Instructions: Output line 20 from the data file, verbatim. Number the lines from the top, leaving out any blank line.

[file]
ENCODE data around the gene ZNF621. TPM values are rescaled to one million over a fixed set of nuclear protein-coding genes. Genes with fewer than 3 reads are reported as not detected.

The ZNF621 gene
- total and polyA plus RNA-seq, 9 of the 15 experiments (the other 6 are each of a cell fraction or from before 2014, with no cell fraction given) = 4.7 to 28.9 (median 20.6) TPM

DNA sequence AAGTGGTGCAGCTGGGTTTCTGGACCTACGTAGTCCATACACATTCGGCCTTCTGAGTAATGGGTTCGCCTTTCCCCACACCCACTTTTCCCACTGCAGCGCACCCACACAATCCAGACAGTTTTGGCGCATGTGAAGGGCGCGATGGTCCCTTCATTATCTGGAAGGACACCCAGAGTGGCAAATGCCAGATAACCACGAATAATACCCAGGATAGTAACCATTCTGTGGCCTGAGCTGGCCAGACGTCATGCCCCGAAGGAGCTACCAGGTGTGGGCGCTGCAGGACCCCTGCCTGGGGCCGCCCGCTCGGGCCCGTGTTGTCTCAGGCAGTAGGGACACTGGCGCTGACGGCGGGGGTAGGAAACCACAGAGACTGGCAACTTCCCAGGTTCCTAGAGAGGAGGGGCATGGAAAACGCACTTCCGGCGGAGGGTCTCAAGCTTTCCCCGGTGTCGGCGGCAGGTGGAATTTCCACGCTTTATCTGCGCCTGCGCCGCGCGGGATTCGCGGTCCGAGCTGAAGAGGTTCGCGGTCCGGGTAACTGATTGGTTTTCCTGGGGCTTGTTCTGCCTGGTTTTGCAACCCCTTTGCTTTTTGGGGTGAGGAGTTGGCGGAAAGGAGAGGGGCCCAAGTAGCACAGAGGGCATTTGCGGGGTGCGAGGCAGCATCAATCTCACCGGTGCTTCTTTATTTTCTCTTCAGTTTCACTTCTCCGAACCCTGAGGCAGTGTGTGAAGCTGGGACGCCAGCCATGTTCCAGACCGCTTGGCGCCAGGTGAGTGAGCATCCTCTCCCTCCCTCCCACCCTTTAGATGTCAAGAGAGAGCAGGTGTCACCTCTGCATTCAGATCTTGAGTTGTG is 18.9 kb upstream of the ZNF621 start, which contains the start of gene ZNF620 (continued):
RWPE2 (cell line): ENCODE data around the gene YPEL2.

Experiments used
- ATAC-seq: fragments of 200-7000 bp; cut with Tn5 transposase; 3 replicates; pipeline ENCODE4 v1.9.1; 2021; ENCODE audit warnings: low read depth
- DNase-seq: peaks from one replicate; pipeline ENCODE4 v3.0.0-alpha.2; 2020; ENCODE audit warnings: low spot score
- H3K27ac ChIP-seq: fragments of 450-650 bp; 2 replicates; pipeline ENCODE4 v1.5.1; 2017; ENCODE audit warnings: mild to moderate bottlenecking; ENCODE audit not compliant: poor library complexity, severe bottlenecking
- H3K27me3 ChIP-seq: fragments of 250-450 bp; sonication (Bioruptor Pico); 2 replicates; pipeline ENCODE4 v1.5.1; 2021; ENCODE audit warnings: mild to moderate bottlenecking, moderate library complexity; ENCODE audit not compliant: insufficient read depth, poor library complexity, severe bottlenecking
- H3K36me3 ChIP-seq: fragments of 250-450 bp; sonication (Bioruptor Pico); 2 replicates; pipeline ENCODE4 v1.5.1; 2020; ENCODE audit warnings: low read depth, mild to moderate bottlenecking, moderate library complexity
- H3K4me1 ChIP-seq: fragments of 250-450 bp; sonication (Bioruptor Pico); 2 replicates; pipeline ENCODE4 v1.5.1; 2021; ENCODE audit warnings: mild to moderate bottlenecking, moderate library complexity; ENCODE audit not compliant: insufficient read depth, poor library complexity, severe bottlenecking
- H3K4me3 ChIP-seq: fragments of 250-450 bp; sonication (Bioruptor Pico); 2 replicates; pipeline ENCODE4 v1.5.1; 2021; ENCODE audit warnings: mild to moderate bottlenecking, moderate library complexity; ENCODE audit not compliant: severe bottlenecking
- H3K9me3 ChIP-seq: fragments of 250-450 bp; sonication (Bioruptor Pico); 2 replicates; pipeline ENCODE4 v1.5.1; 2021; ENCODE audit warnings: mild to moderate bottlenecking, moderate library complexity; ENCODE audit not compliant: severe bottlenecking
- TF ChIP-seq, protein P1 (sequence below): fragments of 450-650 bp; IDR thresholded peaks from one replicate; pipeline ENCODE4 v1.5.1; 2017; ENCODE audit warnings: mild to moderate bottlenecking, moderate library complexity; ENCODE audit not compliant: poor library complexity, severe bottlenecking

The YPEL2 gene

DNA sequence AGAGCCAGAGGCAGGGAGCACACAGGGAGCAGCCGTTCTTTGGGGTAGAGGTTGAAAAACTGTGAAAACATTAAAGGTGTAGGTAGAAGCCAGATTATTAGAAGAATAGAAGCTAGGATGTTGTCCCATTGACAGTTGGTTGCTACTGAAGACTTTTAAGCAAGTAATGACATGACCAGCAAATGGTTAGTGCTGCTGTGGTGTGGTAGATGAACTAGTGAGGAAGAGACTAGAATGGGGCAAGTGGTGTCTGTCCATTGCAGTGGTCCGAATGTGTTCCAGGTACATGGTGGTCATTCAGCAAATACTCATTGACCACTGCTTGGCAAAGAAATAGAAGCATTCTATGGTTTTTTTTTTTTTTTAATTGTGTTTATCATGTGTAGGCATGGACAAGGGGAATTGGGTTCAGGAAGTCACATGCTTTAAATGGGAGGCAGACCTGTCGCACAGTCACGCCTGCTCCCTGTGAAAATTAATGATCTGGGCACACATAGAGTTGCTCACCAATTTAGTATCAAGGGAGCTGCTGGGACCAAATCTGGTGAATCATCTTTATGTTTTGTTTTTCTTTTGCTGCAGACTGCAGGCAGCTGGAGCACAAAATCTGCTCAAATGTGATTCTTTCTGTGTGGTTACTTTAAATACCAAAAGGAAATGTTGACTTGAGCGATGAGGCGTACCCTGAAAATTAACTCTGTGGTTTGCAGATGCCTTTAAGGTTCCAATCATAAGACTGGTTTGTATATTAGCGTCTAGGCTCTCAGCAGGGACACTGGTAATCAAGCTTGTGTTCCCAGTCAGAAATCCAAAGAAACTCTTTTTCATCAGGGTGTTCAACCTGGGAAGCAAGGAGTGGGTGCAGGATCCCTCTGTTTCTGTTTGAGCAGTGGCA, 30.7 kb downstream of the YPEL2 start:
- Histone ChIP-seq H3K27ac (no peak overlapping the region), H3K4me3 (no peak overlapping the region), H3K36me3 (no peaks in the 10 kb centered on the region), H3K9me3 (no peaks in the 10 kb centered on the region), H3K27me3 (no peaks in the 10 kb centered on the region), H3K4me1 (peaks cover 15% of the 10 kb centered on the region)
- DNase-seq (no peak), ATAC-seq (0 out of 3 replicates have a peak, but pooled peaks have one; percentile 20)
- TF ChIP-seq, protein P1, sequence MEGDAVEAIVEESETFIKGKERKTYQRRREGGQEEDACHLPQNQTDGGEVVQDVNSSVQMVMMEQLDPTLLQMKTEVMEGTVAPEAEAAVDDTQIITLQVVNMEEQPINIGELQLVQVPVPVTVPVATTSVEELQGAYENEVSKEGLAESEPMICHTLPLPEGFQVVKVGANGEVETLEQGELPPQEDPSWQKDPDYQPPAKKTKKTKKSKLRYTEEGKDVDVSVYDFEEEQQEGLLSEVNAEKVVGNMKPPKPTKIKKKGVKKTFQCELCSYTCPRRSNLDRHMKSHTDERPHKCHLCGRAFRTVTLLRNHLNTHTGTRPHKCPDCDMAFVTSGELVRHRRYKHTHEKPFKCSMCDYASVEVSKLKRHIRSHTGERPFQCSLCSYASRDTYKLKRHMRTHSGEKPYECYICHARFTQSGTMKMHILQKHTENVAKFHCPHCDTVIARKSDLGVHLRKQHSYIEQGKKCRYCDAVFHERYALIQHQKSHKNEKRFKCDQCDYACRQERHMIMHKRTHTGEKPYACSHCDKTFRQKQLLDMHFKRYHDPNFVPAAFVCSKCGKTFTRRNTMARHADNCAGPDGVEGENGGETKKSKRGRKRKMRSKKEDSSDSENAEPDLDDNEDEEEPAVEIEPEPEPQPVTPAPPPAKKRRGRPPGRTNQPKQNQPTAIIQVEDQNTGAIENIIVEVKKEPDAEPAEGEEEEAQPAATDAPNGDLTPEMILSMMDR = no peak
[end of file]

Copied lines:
- TF ChIP-seq, protein P1, sequence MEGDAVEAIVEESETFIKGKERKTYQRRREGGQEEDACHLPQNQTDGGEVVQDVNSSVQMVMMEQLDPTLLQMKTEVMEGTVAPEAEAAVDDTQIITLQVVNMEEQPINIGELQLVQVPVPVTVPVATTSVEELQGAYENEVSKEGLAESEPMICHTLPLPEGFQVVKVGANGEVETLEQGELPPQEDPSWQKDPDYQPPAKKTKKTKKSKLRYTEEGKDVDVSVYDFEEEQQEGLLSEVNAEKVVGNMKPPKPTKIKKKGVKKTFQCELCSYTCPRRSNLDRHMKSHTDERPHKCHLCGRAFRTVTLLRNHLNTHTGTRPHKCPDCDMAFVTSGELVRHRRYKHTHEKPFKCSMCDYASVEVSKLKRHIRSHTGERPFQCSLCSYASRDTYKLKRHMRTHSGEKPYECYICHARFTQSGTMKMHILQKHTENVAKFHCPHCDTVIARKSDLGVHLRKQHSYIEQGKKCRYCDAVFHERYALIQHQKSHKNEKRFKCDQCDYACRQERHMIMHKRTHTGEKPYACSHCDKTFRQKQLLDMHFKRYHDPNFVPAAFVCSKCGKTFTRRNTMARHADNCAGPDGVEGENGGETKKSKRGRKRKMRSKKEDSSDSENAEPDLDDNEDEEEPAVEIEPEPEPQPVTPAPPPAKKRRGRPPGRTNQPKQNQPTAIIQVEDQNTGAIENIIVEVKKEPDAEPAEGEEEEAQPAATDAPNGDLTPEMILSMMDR = no peak